Bishop Gardiner's Conference with Jane in the Beauchamp Tower, facing the same scene in the text in which Jane, a mere adolescent, vanquishes learned Catholic prelates in a debate about the legitimacy of the tenets of Protestantism. — George Cruikshank. June 1840 number, sixth instalment. Fortieth illustration in William Harrison Ainsworth's The Tower of London. Steel-engraving 9.8 cm high x 14.2 wide, framed, facing p. 180. [Click on the image to enlarge it.]

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Passage Illustrated

Perceiving Simon Renard gazing at them with malignant satisfaction, she then turned to Gardiner and said, "My lord, the presence of this person troubles me. I pray you, if he be not needful to our conference, that you will desire him to withdraw."

The bishop acquiesced, and having signified his wishes to the ambassador, he feigned to depart. But halting beneath the arched entrance, he remained an unseen witness of the proceedings.

>A slight pause ensued, during which Jane knelt beside the chair, and fervently besought heaven to grant her strength for the encounter. She then arose, and fixing her eye upon Gardiner, said in a firm tone, “I am ready, my lord, I pray you question me, and spare me not."

No further intimation was necessary to the bishop, who immediately proceeded to interrogate her on the articles of her faith; and being a man of profound learning, well versed in all the subtleties of scholastic dispute, he sought in every way to confound and perplex her. In this he was likewise assisted by Bonner and Feckenham, both of whom were admirable theologians, and who proposed the most difficult questions to her. The conference lasted several hours, during which Jane sustained her part with admirable constancy — never losing a single point — but retorting upon her opponents questions, which they were unable to answer — displaying such a fund of erudition — such powers of argument — such close and clear reasoning — and such profound knowledge of the tenets of her own faith and of theirs, that they were completely baffled and astounded. To a long and eloquent address of Gardiner’s she replied at equal length, and with even more eloquence and fervour, concluding with these emphatic words — "My lord, I have lived in the Protestant faith, and in that faith I will die. In these sad times, when the power of your church is in the ascendant, it is perhaps needful there should be martyrs in ours to prove our sincerity. Amongst these I shall glory to be numbered — happy in the thought that my firmness will be the means in after ages, of benefiting the Protestant church. On this rock,” she continued, pointing to the Bible, which lay open before her — "my religion is built, and it will endure, when yours, which is erected on sandy foundations, shall be utterly swept away. In this sacred volume, I find every tenet of my creed, and I desire no other mediator between my Maker and myself."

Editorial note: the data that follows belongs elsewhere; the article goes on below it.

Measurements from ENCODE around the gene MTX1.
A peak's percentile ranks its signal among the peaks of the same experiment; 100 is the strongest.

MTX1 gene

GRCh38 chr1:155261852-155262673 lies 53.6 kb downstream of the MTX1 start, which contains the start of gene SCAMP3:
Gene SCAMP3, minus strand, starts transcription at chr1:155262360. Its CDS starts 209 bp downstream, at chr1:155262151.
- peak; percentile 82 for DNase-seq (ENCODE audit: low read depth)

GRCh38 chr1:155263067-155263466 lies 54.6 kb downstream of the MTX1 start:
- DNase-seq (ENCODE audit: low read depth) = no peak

As she said this, her manner was so fervid, and her look so full of inspiration, that all her listeners were awe-stricken, and gazed at her in involuntary admiration. The secretary suspended his task to drink in her words; and even Simon Renard, who ensconced beneath the door-way, seemed no inapt representation of the spirit of evil, appeared confounded.

After a brief pause, Gardiner arose, saying, "the conference is ended, daughter. You are at liberty to depart. If I listen longer," he added, in an under tone to his companions, "I shall be convinced against my will."

"Then you acknowledge your defeat, my lord,"​said Jane, proudly. [Chapter X. — Of the Conference held between Bishop Gardiner and Lady Jane Grey in the Beauchamp Tower," pp. 180-181]


Cruikshank presents the contest between the Catholic archbishop and the former queen, now a prisoner of state, as a conflict not so much of faiths as of sexes and generations. Jane is posed between males recording and males accusing, criticising, and questioning the purity Jane's religious convictions. As the glaring Spanish ambassador watches unseen by the principals, Jane holds centre stage in the relatively comfortable chambers in the Beauchamp Tower, where her father-in-law had been a prisoner.

Located in the middle of the western site and functioning at the time of the story as the main entrance to the precincts of the Tower of London, the Beauchamp Tower is semicircular, projecting 5.5 metres beyond the line of the wall. The middle of its three storeys is on a level with the rampart, upon which it originally opened when King Edward I built it. However, the present-day brickwork dates from the reign of Henry VIII. The spacious middle chamber, which a large widow illuminates, is accessed by a wide, circular staircase from ground-level. On the walls of the Beauchamp a host of prisoners have commemorated their tedious stays in a variety of inscriptions in the chambers, the entrance way, and on the passage up the staircase; the most celebrated of these is the ornate coat of arms which John Dudley, fifth son of the Duke of Northumberland, executed during his incarceration in 1553-54.


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Last modified 12 October 2017